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How Conflict Can Be Constructive

Full disclosure, I have long considered myself conflict avoidant. Chalk it up to being a Libra peacemaker, who craves harmonious relationships, as well as someone who grew up in a household in which raised voices were rare. As a result, I didn’t learn how to gracefully navigate the waters of opposing viewpoints. More often than not, I would “go along to get along” and refrain from rocking the boat lest it capsize in emotionally stormy seas. Those were also the roots of long-time co-dependency which led me to relationships in which I was often attempting to figure out how to maintain peace and keep everyone happy. A futile task, even for a career therapist.

With all that in mind, there were still times when I would disagree with my parents. I recall an encounter with my dad who encouraged a neighbor boy to strike back physically when another kid called him names. I was appalled when he did that and self-righteously stormed out of the house. As a 20-something pacifist at the time, I asked him what right he had to tell someone else’s offspring to haul off and hit someone when he was not being physically threatened. My father’s response was that “There is a different code of ethics for men.” His contention was that if he didn’t stand up for himself and show his superiority, he would continue to be a target. We never resolved that one, although I did eventually return home.

The reality is that we each have our own perspective about how life should be and the ways in which those with whom we share it, should think and act. In many families, conflict is served up as regularly as the evening meal, and perhaps AT the evening meal. People disagree with each other about topics that include, politics, sex, religion, ethics, human rights, body sovereignty, money, animal rights, how children should be raised, peace and social justice, as well as their favorite flavor of ice cream. Not sure people would defend their choice of sweet treat quite as vociferously.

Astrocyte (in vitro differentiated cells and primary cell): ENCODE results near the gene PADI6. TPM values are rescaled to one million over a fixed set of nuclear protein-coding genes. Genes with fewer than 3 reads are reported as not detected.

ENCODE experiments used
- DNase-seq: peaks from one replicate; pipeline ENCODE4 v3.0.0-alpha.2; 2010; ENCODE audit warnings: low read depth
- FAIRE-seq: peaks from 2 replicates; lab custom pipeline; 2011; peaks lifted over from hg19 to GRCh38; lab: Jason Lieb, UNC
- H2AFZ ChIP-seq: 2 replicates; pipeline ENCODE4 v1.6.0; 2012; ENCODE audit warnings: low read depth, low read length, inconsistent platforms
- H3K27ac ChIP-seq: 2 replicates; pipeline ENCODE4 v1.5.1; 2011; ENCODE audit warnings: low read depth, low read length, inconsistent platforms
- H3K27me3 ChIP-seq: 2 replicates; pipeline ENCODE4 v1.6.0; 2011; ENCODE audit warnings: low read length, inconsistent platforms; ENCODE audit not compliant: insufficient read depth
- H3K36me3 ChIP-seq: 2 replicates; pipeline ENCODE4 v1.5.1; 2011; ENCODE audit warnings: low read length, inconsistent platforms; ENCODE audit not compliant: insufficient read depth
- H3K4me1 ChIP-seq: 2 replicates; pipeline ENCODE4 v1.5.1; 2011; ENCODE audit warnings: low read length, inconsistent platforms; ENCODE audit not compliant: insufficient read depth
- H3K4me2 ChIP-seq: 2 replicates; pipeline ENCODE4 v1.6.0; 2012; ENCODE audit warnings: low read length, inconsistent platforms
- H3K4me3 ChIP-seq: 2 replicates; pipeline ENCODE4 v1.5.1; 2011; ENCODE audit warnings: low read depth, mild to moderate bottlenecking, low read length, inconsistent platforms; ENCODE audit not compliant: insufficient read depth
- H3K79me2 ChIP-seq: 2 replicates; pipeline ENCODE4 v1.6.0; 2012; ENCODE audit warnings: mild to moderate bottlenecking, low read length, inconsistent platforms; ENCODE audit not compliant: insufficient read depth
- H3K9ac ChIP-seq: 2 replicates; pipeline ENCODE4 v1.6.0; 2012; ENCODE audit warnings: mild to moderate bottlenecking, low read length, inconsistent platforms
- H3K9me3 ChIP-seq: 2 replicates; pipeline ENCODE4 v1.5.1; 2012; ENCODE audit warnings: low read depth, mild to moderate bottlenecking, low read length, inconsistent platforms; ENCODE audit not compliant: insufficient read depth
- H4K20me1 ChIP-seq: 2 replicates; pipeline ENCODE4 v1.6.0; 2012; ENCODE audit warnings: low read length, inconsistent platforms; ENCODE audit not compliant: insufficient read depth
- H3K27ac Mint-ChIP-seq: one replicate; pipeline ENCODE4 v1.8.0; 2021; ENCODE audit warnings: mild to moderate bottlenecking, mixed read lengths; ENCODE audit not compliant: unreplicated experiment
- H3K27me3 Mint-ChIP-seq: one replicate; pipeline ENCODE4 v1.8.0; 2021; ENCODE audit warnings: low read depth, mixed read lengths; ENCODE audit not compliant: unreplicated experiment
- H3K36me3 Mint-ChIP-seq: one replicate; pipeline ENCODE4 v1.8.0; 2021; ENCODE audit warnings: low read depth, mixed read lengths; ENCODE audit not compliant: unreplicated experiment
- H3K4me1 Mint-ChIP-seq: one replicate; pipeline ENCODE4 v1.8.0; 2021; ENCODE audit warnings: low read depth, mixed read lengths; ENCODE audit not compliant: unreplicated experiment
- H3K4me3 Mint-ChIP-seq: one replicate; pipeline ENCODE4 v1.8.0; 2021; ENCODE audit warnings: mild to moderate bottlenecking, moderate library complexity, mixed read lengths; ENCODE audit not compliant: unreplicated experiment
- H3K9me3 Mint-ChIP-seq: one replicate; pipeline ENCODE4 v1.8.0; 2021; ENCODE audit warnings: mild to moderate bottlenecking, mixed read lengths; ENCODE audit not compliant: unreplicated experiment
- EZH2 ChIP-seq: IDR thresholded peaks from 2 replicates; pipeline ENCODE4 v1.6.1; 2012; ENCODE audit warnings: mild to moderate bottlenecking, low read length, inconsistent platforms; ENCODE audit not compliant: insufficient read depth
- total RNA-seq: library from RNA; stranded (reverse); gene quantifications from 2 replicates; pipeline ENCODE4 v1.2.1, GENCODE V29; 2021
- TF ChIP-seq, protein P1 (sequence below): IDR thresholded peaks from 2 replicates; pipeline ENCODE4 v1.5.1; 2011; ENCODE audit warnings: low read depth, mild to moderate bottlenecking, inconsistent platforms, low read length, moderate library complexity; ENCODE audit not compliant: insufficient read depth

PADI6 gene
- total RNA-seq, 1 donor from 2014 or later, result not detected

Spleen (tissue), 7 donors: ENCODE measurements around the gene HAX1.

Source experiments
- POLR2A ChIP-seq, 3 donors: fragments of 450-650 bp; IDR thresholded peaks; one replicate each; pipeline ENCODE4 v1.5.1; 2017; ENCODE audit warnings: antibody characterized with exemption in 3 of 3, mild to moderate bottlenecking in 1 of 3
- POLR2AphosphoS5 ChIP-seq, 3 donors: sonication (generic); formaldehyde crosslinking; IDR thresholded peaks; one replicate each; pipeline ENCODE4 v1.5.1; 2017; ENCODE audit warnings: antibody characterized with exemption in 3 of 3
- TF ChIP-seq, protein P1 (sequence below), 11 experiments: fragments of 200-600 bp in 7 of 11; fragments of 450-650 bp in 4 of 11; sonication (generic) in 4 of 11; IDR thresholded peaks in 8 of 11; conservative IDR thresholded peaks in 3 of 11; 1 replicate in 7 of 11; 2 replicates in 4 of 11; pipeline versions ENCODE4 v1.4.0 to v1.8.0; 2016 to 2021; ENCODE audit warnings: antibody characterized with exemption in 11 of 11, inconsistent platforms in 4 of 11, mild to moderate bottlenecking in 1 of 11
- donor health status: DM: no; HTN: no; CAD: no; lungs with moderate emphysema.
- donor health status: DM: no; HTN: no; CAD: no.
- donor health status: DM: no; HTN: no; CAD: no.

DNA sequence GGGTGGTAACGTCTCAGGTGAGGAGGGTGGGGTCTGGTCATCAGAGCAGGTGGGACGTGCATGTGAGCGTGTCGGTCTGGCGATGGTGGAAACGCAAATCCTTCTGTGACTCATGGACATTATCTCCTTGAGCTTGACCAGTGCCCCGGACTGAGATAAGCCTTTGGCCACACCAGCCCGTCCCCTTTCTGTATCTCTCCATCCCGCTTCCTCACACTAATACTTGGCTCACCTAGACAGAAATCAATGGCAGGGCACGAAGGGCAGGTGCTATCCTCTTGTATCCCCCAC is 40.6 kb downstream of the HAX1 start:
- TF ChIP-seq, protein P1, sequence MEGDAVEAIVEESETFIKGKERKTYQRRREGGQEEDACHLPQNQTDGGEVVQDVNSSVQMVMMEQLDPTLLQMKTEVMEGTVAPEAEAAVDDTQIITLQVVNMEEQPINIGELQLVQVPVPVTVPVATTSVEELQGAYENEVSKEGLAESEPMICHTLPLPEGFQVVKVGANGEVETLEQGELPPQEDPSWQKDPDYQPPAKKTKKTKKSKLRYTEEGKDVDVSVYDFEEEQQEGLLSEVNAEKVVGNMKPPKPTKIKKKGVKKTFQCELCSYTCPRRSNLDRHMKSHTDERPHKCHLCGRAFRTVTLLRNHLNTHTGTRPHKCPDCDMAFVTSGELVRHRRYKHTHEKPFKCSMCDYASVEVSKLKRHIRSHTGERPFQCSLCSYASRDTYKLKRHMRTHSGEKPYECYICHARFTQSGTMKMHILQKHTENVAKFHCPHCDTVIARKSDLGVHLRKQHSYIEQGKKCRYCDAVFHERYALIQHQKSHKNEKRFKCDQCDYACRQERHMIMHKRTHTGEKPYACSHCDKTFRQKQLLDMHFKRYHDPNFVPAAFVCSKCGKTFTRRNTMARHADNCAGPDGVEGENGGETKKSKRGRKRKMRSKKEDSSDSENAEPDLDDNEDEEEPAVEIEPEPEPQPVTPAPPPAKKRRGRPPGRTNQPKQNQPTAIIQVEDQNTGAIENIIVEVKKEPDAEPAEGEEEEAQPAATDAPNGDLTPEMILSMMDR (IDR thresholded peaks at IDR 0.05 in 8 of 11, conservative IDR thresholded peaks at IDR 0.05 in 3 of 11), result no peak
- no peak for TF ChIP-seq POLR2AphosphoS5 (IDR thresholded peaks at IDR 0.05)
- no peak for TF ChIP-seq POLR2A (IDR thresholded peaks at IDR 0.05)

Why do people avoid conflict?

  • Fear of rejection
  • Fear of emotional bullying
  • Fear of physical attack
  • Fear of being thought of as the odd person out.
  • It can lead to violence and vandalism of property.
  • It can lead to death, even as a random and not intentional occurrence. 

There is room for healthy debate where ideas are shared, and new solutions are cultivated. The words, ‘have you considered..?,’ or ‘what about..?’ are useful tools to foster improved communication and solid relationships. I think of it as ‘solutions finding,’ and not problem solving. Going for the win-win serves everyone. People can disagree when there is a culture of trust in the home or workplace when we don’t believe anyone is out to get us. Being willing to express our beliefs in a respectful way that does no harm to others, is strengthening to all parties involved.

These days, there is massive polarization. Each ‘side’ has determined that they are right and the others who disagree are not just wrong, but less than worthy of civility as a result. I have strong opinions that lean left and yet am able to see past what to me appear to be hardened and detrimental values to the essential humanity in those carrying them. I consider that if I had lived that person’s life, was taught what they were, was immersed in certain set standards and reinforcement, I would be likely to think, feel, say and do the same things.